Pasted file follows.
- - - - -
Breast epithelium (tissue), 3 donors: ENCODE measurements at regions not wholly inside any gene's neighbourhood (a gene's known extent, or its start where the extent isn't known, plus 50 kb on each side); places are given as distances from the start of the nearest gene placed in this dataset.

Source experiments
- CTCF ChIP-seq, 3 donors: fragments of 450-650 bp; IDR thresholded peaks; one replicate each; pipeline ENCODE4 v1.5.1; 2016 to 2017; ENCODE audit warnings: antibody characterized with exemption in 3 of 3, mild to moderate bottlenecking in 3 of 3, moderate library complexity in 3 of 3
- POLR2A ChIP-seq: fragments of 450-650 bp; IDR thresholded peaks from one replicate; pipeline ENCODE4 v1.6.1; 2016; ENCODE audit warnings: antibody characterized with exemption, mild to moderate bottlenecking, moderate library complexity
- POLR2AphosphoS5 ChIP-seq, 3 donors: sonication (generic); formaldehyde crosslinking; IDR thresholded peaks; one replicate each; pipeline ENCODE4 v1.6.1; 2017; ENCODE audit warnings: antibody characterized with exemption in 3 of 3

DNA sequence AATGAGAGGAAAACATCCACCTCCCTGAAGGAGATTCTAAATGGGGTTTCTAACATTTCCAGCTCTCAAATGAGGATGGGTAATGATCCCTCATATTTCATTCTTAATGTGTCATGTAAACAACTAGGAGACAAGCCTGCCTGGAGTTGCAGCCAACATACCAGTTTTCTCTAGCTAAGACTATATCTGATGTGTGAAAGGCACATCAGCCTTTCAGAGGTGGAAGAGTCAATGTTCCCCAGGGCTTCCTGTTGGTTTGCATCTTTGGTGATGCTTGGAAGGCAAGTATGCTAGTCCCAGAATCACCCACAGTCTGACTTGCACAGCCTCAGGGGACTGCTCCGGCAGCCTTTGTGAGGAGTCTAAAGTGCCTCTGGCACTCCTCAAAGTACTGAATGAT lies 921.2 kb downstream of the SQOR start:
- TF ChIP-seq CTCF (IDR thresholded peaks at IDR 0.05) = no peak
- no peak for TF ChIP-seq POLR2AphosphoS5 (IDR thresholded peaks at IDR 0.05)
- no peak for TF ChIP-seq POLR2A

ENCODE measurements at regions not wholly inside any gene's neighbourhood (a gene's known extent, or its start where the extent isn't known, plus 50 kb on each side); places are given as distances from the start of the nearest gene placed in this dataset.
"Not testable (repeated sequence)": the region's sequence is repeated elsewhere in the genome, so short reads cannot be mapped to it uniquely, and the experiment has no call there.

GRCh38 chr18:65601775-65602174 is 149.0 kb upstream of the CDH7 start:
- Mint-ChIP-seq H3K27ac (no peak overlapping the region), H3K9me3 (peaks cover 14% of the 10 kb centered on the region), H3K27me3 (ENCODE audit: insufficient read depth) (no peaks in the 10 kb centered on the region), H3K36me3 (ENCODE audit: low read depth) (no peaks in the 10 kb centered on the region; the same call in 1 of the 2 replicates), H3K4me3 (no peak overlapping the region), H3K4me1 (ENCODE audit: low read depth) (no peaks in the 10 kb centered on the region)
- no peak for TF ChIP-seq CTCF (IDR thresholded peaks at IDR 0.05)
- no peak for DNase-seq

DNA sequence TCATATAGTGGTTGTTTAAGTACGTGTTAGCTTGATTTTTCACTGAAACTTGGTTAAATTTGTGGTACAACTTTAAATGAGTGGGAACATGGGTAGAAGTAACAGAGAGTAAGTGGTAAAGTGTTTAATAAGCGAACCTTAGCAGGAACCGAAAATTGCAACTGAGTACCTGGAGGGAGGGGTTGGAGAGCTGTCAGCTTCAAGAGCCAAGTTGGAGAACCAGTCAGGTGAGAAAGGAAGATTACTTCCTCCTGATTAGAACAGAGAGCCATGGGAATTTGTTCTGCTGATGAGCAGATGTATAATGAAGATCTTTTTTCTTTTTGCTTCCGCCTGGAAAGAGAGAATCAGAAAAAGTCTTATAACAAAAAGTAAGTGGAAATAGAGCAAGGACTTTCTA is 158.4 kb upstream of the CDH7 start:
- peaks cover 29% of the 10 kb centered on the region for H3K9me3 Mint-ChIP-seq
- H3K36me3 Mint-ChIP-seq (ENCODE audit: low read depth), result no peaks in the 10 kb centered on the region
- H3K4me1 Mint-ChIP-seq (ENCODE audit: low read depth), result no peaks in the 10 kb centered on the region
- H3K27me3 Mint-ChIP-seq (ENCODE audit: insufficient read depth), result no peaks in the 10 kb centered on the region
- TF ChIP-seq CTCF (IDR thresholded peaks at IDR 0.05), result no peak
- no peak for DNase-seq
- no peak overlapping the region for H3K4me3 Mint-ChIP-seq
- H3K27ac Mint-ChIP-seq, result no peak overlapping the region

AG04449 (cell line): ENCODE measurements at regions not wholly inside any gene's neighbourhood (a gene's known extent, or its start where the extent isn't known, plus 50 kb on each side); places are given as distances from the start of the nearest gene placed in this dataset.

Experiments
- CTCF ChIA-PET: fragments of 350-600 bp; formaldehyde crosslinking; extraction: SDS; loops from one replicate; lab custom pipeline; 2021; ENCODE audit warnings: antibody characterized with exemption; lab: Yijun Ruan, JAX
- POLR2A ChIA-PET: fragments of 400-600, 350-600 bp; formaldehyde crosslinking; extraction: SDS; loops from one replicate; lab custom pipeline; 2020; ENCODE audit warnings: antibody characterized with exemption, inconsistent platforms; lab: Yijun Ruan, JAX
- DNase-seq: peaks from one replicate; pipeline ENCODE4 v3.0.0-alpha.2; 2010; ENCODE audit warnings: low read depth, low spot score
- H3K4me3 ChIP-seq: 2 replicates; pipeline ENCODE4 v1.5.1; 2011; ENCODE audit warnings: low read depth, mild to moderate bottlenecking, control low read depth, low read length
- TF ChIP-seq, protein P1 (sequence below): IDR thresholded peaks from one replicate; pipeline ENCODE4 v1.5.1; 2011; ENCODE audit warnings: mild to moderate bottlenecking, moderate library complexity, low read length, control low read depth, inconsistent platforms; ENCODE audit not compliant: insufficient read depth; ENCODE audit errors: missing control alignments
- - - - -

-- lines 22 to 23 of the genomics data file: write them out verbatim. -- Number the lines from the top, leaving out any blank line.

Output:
- no peak for DNase-seq
- no peak overlapping the region for H3K4me3 Mint-ChIP-seq